Volume 81, Number 9 | July 28 - August 3, 2011
West and East Village, Chelsea, Soho, Noho, Little Italy, Chinatown and Lower East Side, Since 1933
Through August 5
At Exit Art (475 10th Ave., at W. 36th St.)
Tues.-Thurs., 10am-6pm; Fri., 10am-8pm;
Suggested donation: $5
Call 212-966-7745 or visit exitart.org
Modern day shame: Exit Art explores contemporary slavery.
With 300 photographs, Exit Art begins to break the silence
Slavery is still an issue of the times
BY LILY BOUVIER
Pull aside the long black curtains and enter Exit Art’s dimly lit gallery, and you’ll confront life-size photographs projected, floor-to-ceiling, on six exhibit walls. Each projection is a rotation of images: of Cambodia, Bangladesh, India, the United States; of South Africa, Bosnia and Herzegovina, Italy, Macedonia; of Israel, Morocco, Thailand, Burma, Hong Kong, Brazil, Spain and Haiti. Each image contains a glimpse of slavery and human exploitation transpiring in the present. From one end of the room comes an eerie red glow, where a neon sign reads, “Silence.”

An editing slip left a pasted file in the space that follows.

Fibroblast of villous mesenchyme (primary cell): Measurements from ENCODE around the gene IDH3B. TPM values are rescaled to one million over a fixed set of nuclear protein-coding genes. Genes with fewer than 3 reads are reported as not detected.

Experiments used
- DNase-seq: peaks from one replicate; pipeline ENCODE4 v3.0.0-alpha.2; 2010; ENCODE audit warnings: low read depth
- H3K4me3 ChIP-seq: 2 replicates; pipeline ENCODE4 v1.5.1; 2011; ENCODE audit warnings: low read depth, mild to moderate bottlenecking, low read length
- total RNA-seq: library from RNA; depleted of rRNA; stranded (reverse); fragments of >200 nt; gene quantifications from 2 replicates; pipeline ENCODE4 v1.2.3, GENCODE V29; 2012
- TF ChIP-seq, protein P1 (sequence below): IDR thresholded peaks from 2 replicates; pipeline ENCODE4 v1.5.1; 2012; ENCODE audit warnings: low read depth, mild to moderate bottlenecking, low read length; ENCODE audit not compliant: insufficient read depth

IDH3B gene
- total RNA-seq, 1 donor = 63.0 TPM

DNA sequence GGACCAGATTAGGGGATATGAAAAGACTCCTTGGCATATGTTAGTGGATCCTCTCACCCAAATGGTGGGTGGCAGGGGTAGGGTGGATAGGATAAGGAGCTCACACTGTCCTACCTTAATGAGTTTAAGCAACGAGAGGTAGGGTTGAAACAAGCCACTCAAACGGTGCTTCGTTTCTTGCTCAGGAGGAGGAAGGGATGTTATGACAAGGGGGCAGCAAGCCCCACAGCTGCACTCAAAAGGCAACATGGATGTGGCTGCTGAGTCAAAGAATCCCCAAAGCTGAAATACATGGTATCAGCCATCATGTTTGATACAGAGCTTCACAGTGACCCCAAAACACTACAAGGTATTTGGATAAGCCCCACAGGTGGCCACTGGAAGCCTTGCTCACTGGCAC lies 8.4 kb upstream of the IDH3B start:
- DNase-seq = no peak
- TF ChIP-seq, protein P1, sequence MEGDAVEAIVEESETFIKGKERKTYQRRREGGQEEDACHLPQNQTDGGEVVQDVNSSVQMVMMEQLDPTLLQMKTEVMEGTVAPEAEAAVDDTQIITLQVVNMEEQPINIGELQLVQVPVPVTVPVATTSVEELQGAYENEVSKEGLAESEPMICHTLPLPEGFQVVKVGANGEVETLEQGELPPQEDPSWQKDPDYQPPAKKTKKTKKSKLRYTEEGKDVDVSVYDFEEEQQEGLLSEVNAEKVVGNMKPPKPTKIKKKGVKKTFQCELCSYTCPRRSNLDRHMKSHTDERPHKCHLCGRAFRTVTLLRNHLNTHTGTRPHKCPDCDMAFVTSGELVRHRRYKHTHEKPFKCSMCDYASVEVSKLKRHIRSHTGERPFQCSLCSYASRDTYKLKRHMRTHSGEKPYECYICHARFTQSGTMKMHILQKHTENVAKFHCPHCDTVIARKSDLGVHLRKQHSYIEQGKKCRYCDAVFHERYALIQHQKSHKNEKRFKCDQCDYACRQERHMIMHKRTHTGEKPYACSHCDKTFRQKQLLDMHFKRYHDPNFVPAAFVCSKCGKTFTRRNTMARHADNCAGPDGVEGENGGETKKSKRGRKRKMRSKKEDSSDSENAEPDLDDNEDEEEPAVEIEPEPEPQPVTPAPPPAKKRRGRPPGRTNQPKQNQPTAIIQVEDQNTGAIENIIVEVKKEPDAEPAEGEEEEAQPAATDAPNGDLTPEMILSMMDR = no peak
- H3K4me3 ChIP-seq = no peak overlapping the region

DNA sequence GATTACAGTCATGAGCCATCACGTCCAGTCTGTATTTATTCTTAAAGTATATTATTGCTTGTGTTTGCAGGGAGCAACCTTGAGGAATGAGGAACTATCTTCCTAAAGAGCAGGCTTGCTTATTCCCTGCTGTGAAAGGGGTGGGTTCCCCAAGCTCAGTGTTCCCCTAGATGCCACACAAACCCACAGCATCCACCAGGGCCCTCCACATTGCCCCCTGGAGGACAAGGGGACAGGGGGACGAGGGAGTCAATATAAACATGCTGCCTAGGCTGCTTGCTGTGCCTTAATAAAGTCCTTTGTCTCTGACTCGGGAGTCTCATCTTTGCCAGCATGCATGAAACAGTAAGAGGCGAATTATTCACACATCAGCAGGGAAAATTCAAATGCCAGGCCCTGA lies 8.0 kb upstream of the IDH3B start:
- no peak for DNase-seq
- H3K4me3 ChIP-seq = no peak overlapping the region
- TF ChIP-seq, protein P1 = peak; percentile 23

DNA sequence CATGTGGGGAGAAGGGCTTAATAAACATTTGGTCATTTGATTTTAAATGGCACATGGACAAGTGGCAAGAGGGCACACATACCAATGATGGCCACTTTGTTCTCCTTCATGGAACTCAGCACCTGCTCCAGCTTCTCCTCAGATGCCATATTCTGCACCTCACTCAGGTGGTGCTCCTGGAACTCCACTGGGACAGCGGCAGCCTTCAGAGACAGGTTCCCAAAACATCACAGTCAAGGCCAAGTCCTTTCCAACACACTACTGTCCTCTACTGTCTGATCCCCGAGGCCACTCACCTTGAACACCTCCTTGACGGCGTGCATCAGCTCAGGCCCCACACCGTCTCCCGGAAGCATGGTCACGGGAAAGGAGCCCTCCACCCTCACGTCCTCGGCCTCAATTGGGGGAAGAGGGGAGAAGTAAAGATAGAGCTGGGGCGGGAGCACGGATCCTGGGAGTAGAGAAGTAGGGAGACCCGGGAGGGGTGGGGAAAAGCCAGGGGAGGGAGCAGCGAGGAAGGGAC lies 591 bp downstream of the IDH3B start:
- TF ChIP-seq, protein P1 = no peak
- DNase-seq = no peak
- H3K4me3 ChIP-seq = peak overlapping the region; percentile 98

The exhibit, forthright in both name and nature, is a project of Exit Art cultural center’s SEA (Social Environmental Aesthetics) exhibition program — which endeavors to foster social change by exhibiting art that delves into current environmental, political and cultural issues. This particular show aims to expose the boundless manifestations and multinational settings of slavery.
“So the selection process was very loose,” explains assistant curator Lauren Rosati.
The show’s curators spent six months researching the work of photojournalists who have documented slavery around the world. Throughout the process, they compiled as many photos as they could find — photos of human trafficking and the sex trade; of exploitation of farm and domestic workers, immigrants and prisoners; of sweatshop, bonded and child labor. “This issue is overwhelming, so we wanted both the quantity of images in the exhibition — and the installation itself — to reflect the nature of the issue. Each projector contains a selection of 50 images, usually from multiple photographers,” Rosati explains.
Regrettably, the impact of individual narratives becomes lost among the overwhelming volume of photos. That said, however, “Contemporary Slavery” stirringly reveals what it calls “one of the dirty secrets of our global economy” — and summons beholders to take action.